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Bowel cancer, one of the commonest cancers, is also one of the most studied at the genetic level. About 5% of bowel cancers are clearly inherited in families. Finding the genes involved has been the basis for substantial advances in understanding the genetic changes in the cancers themselves, and their biological consequences. Recent advances in DNA sequencing techniques have considerably added to our knowledge of the genetic changes in the cancer cells and it is these changes that ultimately determine cancer’s behaviour and response to treatment. Cells cultured from cancers and grown in the laboratory can provide excellent models for studying bowel cancer and the factors that determine response to some of the newer targeted treatments.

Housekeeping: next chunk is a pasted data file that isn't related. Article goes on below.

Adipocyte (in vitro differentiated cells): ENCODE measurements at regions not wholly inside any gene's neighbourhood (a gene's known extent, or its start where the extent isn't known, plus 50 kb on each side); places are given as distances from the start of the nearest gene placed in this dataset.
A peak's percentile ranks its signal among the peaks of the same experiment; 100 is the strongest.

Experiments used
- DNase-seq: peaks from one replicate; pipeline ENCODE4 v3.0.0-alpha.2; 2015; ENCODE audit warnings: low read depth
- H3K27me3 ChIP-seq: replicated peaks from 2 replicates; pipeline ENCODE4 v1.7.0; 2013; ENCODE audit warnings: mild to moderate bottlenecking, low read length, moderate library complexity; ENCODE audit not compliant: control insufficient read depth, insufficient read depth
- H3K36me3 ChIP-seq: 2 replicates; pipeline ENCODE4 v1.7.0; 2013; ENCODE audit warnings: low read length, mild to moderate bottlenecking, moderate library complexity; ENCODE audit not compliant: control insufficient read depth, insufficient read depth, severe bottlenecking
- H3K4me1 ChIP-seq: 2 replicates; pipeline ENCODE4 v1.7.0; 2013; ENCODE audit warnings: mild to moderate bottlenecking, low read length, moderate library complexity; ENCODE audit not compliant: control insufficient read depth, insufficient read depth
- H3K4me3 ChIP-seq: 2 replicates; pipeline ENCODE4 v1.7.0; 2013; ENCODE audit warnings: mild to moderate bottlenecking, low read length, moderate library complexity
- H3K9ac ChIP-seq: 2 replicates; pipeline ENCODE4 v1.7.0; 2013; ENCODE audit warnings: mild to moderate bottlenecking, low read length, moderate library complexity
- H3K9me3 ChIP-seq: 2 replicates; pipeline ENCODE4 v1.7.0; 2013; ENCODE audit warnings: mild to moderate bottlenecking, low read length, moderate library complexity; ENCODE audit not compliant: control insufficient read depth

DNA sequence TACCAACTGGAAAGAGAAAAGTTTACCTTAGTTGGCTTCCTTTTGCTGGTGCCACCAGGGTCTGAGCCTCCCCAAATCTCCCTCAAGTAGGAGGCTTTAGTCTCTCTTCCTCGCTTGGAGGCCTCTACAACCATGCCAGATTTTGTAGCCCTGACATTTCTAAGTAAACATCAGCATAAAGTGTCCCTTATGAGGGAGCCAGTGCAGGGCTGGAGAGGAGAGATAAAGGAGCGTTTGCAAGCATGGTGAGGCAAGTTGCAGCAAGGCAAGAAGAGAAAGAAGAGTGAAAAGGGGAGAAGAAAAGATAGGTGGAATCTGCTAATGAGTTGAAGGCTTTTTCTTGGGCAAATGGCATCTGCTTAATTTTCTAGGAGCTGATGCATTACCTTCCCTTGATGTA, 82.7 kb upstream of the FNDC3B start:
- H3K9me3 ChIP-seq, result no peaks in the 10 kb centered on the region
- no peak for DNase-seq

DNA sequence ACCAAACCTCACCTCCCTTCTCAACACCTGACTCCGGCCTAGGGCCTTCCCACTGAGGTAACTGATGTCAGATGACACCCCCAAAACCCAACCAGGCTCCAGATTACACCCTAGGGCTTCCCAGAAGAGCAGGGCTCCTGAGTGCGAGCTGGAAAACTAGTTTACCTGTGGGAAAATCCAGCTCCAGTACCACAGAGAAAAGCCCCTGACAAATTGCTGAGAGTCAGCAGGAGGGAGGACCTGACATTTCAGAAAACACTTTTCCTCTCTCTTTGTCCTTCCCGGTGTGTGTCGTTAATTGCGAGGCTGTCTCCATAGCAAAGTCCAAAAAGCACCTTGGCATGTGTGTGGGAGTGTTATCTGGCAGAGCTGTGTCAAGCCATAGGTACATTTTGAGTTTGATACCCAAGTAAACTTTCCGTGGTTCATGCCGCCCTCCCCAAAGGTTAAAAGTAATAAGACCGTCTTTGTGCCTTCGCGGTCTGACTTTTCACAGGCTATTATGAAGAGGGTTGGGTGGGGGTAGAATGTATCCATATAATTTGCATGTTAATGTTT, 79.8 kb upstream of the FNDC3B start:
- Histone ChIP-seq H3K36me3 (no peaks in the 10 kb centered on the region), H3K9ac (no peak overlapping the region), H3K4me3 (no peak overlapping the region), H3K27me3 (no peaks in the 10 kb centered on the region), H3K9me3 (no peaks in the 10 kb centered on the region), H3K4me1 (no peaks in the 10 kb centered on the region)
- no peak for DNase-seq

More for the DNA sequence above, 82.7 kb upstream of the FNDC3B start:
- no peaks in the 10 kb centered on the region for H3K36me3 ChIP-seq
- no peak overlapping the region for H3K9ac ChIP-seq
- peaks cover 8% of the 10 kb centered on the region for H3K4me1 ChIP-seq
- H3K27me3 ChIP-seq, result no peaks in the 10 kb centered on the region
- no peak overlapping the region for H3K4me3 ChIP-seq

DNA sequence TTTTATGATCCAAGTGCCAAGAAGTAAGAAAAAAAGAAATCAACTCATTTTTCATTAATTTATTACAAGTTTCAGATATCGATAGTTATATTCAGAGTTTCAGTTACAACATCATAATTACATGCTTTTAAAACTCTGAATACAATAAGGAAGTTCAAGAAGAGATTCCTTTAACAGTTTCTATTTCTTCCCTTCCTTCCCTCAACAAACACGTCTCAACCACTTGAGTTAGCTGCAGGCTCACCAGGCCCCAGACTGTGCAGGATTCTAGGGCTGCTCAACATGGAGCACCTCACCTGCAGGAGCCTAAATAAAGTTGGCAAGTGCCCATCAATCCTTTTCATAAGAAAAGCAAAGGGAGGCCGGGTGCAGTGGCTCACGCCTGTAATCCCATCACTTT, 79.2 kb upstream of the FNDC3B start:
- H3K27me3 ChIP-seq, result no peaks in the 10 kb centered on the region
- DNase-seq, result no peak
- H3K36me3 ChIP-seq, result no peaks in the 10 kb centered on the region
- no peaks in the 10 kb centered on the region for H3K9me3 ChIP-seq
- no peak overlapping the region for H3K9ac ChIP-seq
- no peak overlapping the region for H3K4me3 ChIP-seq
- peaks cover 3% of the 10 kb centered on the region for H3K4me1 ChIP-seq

5th February 2014

Large Chemistry Lecture Theatre
Cardiff University

Cancer & Immunogenetics Laboratory, Weatherall Institute

 of Molecular Medicine and Department of Oncology,

 University of Oxford


Sir Walter Bodmer FRCPath FRS

Bowel Cancer: Genetics, Biology and Drug Response

A drinks reception will be available from 6.45pm

Sir Walter Bodmer

A single CD44+CD24+ cell from the SW1222 colorectal cell line can give rise to a large colony containing multiple differentiated cell types when grown in 3D matrigel: AUA-1 (anti-EPCAM pan- epithelial marker), CDX1 (enterocyte), chromogranin (enteroendocrine), and PRD4 (mucin, goblet cell). Such colonies reproduce themselves and form tumours efficiently in immunocompromised mice. They thus have all the characteristics expected of cancer stem cells.